The door dropped me into the woods. Not necessarily unusual, but not where I wanted to be. As I make my way towards where I hoped my destination lies, I find myself dodging over and under dead trees, and trying to stay on what seems to be a game trail.
Then the first frog passes me. It is going flat out, making long, low hops that cover a lot of ground, fast. Then a second frog. And a third. That one pauses on a log to say something, but I can’t understand it. It leaps away before I can ask, soon to be replaced by numbers four, five, and six. Each in turn pauses and say something, but between the forest noises and the panic settling in, I understand none of them.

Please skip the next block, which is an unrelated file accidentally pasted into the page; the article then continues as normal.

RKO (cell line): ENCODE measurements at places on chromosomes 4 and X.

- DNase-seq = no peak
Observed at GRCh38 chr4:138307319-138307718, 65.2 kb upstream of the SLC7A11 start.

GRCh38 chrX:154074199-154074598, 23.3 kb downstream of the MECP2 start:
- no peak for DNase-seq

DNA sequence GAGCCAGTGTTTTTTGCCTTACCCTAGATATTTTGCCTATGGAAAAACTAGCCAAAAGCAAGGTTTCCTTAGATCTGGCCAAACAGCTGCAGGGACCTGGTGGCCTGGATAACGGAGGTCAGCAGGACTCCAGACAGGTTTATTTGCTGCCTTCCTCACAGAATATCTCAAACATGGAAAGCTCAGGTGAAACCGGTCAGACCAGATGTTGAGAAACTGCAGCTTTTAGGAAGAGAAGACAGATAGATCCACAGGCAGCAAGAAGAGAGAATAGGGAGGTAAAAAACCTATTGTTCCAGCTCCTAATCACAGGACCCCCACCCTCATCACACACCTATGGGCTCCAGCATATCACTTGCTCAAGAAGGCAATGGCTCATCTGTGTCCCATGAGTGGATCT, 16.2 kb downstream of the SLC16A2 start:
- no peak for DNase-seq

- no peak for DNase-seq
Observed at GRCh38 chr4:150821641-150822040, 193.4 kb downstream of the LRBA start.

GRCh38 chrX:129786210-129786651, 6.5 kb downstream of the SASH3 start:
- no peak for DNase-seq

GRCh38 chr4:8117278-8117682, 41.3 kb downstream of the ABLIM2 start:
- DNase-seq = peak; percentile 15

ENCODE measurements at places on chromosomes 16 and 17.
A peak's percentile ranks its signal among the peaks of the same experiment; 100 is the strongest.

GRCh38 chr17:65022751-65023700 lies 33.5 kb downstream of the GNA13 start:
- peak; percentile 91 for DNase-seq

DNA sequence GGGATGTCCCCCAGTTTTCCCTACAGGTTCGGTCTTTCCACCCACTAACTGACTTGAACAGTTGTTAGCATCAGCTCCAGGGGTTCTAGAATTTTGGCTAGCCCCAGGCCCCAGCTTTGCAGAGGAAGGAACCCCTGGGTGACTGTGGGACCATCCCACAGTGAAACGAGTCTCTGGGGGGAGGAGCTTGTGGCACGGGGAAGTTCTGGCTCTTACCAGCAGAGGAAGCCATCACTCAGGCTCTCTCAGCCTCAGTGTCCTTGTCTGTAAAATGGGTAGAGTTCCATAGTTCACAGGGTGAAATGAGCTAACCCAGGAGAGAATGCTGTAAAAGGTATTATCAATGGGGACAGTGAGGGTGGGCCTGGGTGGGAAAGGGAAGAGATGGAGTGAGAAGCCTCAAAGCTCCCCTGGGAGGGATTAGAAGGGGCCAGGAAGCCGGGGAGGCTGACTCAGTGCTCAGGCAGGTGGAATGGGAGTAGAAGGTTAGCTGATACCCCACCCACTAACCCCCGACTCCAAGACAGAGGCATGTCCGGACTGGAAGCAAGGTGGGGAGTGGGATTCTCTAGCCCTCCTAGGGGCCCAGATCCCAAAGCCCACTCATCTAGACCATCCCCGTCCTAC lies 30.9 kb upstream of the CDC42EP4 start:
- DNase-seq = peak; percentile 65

The game trail leads to a crack in a rock face. I see no choice, so I step in. Now I’m out of the woods, but still lost. A steady stream of frogs is changing before my eyes into a stream of chickens. I’m afraid to look too close, lest I discover that the individual frogs are becoming individual chickens. The chickens are still muttering, and it is resolving into music. I briefly envy their easy musicality, then remember that they are chickens.
I follow them down the trail into an old dance hall, where they cluster near the stage where they somehow find instruments and assemble as a dance band. The band leader has a familiar looking bushy tail, but is also blowing his heart out on a hunting horn.
Losing myself in the music, drift around the room, eventually finding myself at the window.
A surge in the crowd behind me knocks me out the window. I would ordinarily expect an abrupt defenestration from a dance hall to be much more traumatic. But I merely fall about ten feet and land lightly in my bed.
Shrugging, I roll over and go back to sleep.